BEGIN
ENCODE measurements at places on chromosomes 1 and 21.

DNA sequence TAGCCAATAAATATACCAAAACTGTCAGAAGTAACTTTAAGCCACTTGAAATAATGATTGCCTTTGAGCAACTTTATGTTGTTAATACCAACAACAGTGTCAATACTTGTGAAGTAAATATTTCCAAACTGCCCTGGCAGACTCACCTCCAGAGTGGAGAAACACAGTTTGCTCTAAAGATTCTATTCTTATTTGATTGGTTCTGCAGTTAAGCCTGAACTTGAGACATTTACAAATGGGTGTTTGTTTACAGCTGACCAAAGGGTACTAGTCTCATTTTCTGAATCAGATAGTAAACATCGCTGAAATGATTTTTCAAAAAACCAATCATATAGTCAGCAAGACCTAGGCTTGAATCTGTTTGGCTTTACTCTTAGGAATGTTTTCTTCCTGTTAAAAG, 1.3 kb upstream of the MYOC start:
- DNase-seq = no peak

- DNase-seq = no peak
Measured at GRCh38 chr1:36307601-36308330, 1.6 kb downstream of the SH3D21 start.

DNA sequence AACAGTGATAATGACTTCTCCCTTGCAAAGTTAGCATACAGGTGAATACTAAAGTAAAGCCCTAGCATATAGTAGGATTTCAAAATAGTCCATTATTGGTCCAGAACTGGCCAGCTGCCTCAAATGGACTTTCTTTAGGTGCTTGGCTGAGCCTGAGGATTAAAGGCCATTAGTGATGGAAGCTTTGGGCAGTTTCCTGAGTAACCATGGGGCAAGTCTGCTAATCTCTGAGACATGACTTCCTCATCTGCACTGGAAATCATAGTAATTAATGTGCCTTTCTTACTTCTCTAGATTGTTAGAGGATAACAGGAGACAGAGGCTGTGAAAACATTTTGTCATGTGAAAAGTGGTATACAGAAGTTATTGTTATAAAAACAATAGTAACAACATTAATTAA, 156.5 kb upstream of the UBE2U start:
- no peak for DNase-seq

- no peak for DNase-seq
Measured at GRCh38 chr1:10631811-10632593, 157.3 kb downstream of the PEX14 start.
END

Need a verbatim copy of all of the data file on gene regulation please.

ENCODE measurements at places on chromosomes 1 and 21.

DNA sequence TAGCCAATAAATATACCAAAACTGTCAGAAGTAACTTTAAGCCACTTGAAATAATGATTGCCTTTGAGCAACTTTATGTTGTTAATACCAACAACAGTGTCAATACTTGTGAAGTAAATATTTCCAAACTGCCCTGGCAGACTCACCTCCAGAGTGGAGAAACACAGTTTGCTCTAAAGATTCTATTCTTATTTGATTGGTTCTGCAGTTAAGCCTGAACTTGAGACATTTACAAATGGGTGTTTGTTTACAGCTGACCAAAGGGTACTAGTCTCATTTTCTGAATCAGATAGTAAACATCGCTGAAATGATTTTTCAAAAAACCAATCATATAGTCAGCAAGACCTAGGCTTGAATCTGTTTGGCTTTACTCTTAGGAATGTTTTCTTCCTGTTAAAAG, 1.3 kb upstream of the MYOC start:
- DNase-seq = no peak

- DNase-seq = no peak
Measured at GRCh38 chr1:36307601-36308330, 1.6 kb downstream of the SH3D21 start.

DNA sequence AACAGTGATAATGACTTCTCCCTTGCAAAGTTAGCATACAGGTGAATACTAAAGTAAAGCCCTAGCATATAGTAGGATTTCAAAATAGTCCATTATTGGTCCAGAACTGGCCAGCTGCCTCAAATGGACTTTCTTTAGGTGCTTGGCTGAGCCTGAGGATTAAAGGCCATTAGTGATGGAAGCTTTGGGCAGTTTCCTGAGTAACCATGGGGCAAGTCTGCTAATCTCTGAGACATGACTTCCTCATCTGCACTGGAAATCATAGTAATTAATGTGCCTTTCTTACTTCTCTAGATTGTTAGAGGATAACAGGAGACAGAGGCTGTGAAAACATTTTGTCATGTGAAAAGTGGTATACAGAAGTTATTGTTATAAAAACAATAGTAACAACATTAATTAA, 156.5 kb upstream of the UBE2U start:
- no peak for DNase-seq

- no peak for DNase-seq
Measured at GRCh38 chr1:10631811-10632593, 157.3 kb downstream of the PEX14 start.